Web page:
Lol savage

    • TGLoyalty says:

      Haha

      Let’s not start the “Rob what are you doing with your virgin points questions” again

    • Rob says:

      I paid 0.4p for the Hilton points, so 0.6p per Virgin Point equivalent. As long as I get more than 0.6p for the Virgin Points then I’m still on top!

      • Jack Montgomery says:

        Hard to see the logic in holding out for >0.6p per point sometime in the future and being down £1250 immediately, against getting 1.5p per point for a virgin point and zero cash

        • Rob says:

          I wasn’t getting 1.5p per Virgin Point. I was getting 0.6p per Virgin Point, since 1 Virgin = 1.5 Hilton.

          That said, it is a fair point saying that I could have taken 0.6p per Virgin Point and been happy to have cashed out at that level. If they had transferred overnight I may have done it. In reality, Virgin transfers to Hilton can take up to 28 days and we booked about 10 days before departure.

          I also haven’t lost anything, since I can still do the same transfer today if I want.

          • Navara says:

            Rob.
            Can you convert Virgin to Hilton online or is it by phone call?

          • Rob says:

            Phone or WhatsApp / test message

          • Jack Montgomery says:

            Your article says you saved 62% of £3274, buy buying points. By extension If you used 213k VS you saved all £3274, which means each VS point would save you 1.5p. So 1.5p per VS point and zero cash, or £1250 plus hope you get 0.6p for some redemption you might or might not want to take in future on VS.

          • Rob says:

            You can’t claim to have got 1.5p of value from a Virgin Point if you can buy the equivalent Hilton points for 0.6p. This way does madness lay ….

  • Chris Heyes says:

    Rob Good article I’ll be in the same boat as you for my Dubrovnik trip 2022
    Hilton Imperial.
    Bit more compilated as I already have almost 500k points (will prob have 500k by then)
    Daughter wants to come so will need 2 rooms 5 or 10 nights
    It has to be Aug (school hols) so will be peak period not good, we never ever travel peak period flights or Hotels (exception this Aug rearranged US trip)
    Could you please give some sort of guidance for our circumstance
    based on 5 nights (i presume i just double it for 10 nights)
    I’m sure you easily did your calculations but I’m finding it difficult, (thick northerners lol)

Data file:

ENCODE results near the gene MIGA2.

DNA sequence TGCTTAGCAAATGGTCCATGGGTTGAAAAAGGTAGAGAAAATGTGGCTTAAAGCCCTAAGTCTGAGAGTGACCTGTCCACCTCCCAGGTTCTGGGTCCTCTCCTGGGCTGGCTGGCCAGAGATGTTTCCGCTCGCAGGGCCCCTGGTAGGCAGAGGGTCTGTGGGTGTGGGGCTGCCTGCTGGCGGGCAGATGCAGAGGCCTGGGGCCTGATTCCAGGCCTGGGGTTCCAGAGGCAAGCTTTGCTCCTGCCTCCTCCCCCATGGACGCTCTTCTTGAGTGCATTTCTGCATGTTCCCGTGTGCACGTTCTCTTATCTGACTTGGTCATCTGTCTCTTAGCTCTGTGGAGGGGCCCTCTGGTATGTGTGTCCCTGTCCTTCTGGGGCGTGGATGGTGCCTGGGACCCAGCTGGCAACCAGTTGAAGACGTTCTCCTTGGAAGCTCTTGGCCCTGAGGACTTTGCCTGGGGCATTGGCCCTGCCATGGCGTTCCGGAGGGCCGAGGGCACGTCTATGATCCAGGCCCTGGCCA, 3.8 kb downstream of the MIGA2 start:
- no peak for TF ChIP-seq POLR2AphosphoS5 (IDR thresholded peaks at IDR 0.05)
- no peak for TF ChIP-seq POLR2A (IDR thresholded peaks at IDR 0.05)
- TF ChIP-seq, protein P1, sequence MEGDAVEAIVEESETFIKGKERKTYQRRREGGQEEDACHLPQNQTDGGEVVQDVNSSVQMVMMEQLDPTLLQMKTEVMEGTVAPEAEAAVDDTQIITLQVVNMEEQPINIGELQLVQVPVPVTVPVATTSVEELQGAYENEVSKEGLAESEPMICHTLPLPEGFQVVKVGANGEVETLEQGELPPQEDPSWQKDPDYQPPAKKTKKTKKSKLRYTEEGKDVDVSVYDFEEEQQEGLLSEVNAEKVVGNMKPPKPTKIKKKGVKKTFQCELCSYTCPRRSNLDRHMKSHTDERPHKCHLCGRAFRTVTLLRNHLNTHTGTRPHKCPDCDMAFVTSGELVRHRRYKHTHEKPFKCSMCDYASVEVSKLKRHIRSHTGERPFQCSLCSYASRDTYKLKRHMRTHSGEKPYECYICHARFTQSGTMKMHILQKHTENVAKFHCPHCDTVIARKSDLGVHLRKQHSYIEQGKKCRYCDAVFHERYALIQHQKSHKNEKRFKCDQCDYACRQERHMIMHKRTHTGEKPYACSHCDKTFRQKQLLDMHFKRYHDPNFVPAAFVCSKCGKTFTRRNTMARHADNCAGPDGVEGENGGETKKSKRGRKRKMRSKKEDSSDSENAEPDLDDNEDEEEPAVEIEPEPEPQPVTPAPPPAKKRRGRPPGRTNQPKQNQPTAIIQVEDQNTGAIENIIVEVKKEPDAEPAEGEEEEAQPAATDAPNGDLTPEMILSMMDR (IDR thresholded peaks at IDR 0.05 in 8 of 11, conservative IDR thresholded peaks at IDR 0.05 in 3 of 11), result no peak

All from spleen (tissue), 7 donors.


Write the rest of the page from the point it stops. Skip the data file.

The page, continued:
• Anna says:

      What’s award availability generally like at the hotel? Remember as well that family rooms are often classed as premium redemptions so don’t qualify for the 5 nights for 4 points rate. It can be cheaper in terms of points to book 2 standard rooms instead of a family room or suite (I think you said your daughter was bringing kids with her?)
      If you never travel peak period, you’re in for a shock!

      • Chris Heyes says:

        Anna No idea what award availability is like at Imperial Dubrovnik yep Daughter plus 13 & 8 year old boys (2022) Plus me Partner & her Brother.
        I’m in for a shock regardless of peak period (kids Gr love em but not on holiday, will need a holiday after the holiday lol)
        Hmmm didn’t realise might not qualify 5 nights for 4 rate
        hopefully your wrong will defiantly need each room to sleep 3
        We have always been upgraded to a suite (without fail) but looks like that might not happen either due to peak period
        I really want to use my points for the booking (if i use points Daughter doesn’t pay so she hoping same)

    • Matthew says:

      Hilton often sell you 2nd room at 50% cash rate if for kids.

      • Chris Heyes says:

        Mathew thanks for info, but second room for Daughter & 2 kids
        First room for me partner & her brother
        500k of Hilton points to use up as well
        I guess i’ll have to see what Hilton will allow me they have always been excellent with off peak booking when i get in touch with Hotel but worried this time with it being Aug

        • Yolo says:

          Unpopular opinion: when your kids grow up and have their own kids, they should pay for their holidays themselves…

        • Anna says:

          I just had a quick look (it looks a nice hotel!) and for August this year the standard redemption is 70k points for a double, king or twin room. The hotel may well put a rollaway bed in a twin room so 3 of them can share although that doesn’t sound very relaxing for your daughter! You might also be able to pay a supplement for a larger room if you can’t get a free upgrade. If points prices are the same for next year you’d be looking at 280k points per room for every 5 nights you stay.
          Another thought – if you and your wife are both HH gold or above, it would make sense to book one room in each name then you’ll be entitled to 2 lots of free breakfast – the hotel might be awkward about offering this to your daughter if she hasn’t got HH status.

          • Anna says:

            It says that the standard rooms sleep 3 so you shouldn’t have an issue with occupancy, but they might charge for an extra bed – if you’re not used to travelling with kids this is also often a rip off!

          • Chris Heyes says:

            Anna Thanks a bunch very useful info, just me gold unfortunatly although will ask